Don’t kill our people: Maldivian Prez at climate summit
New Delhi: The people of the Maldives face the prospect of life in a "climate refugee camp," President Mohamed Nasheed warned Thursday as he urged rich countries to clinch an effective global warming treaty.
Calling the South Asian island chain a "frontline state" in the fight against climate change, Nasheed said global warming threatened to submerge his low-lying country and "kill our people" unless action was taken urgently.
"We have a written history of more than 2,000 years and we don't want to trade our paradise for a climate refugee camp," he told a climate change summit in New Delhi.
Last weekend, Nasheed's government staged a cabinet meeting underwater -- complete with ministerial scuba gear -- to highlight the plight of the archipelago whose atolls stand a mere 1.5 metres above sea level.
The President stunned the world last year when he announced he wanted to buy a new homeland to relocate the population of the Maldives in the event that damage from rising sea levels became too great.
"What happens to the Maldives today happens to the rest of world tomorrow," he warned Thursday.
In 2007, the UN's Intergovernmental Panel on Climate Change warned that an increase in sea levels of just 18 to 59 centimetres (seven to 24 inches) would make the Maldives virtually uninhabitable by 2100.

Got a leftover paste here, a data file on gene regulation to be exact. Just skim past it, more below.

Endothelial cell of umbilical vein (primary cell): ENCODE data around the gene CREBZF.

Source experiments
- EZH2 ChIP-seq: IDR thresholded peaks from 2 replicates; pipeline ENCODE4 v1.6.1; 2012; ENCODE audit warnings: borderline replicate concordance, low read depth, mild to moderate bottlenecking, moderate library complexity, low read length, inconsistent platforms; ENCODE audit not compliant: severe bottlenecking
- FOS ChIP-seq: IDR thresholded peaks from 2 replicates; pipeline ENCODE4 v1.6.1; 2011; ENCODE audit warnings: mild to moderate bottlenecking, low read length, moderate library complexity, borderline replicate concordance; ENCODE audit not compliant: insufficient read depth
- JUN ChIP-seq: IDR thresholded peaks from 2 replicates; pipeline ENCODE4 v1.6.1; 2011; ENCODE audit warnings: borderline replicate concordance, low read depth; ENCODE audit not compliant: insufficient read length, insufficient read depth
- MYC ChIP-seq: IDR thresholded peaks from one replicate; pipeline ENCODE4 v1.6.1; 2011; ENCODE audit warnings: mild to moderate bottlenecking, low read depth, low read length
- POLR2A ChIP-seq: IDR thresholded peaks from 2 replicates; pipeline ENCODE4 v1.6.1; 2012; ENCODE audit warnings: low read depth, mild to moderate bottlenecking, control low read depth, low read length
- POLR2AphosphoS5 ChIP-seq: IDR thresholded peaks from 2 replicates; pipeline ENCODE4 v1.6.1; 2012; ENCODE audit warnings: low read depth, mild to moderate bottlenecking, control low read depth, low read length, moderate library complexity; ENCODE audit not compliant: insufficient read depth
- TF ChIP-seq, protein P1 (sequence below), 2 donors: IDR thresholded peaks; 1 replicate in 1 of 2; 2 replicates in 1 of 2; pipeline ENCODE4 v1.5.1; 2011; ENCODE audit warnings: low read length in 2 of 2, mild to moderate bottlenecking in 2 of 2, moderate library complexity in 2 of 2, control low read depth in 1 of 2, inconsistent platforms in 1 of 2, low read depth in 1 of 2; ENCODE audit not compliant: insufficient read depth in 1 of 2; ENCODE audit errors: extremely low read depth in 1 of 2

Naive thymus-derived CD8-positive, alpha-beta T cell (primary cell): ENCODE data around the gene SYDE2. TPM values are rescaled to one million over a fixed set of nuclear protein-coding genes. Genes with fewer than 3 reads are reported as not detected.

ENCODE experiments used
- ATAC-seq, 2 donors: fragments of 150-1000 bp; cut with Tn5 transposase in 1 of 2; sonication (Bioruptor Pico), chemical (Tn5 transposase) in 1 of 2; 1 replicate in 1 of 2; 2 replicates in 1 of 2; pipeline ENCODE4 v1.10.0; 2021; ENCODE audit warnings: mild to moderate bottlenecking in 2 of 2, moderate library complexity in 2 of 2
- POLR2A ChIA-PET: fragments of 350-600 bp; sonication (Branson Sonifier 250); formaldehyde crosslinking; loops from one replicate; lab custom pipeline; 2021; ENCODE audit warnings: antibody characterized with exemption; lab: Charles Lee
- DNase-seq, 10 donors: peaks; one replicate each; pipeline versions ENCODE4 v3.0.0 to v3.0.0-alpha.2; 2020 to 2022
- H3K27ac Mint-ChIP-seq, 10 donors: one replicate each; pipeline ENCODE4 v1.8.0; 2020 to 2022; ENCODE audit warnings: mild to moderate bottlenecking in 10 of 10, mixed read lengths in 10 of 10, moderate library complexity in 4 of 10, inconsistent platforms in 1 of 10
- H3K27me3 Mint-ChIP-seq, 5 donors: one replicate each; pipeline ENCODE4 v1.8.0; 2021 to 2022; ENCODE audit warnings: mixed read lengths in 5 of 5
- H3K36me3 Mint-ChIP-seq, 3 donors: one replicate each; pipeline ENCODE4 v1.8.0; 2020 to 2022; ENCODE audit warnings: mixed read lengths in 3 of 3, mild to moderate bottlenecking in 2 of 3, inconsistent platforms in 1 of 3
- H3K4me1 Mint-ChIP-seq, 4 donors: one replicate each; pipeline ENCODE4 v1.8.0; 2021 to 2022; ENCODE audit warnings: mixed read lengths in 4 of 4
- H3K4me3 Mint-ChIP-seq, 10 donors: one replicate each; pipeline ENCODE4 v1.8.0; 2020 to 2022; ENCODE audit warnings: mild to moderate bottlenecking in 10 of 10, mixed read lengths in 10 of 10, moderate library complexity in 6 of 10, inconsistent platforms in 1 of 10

The New Delhi conference aims to discuss technology as a tool to help poor nations adapt to climate change ahead of negotiations at a December 7-18 global summit in Copenhagen.
The summit in the Danish capital is aimed at agreeing a successor to the Kyoto Protocol -- the only binding global agreement for curbing greenhouse gases.
Nasheed said his country was innocent of "climate crime," and that any deal at Copenhagen should build upon the principles laid out in the Kyoto Protocol, which expires in 2012.
The developing world "did not contribute to this crisis," said Nasheed, adding that industrialised world should avoid becoming "complacent."
"The dangers climate change poses to our planet means we cannot any longer consider this to be someone else's problem. Whether we like it or not we are all in this together."
Last month the Maldives announced it had no money to pay for Nasheed to attend the Copenhagen summit, but Denmark has said it will fund him as his participation is considered essential.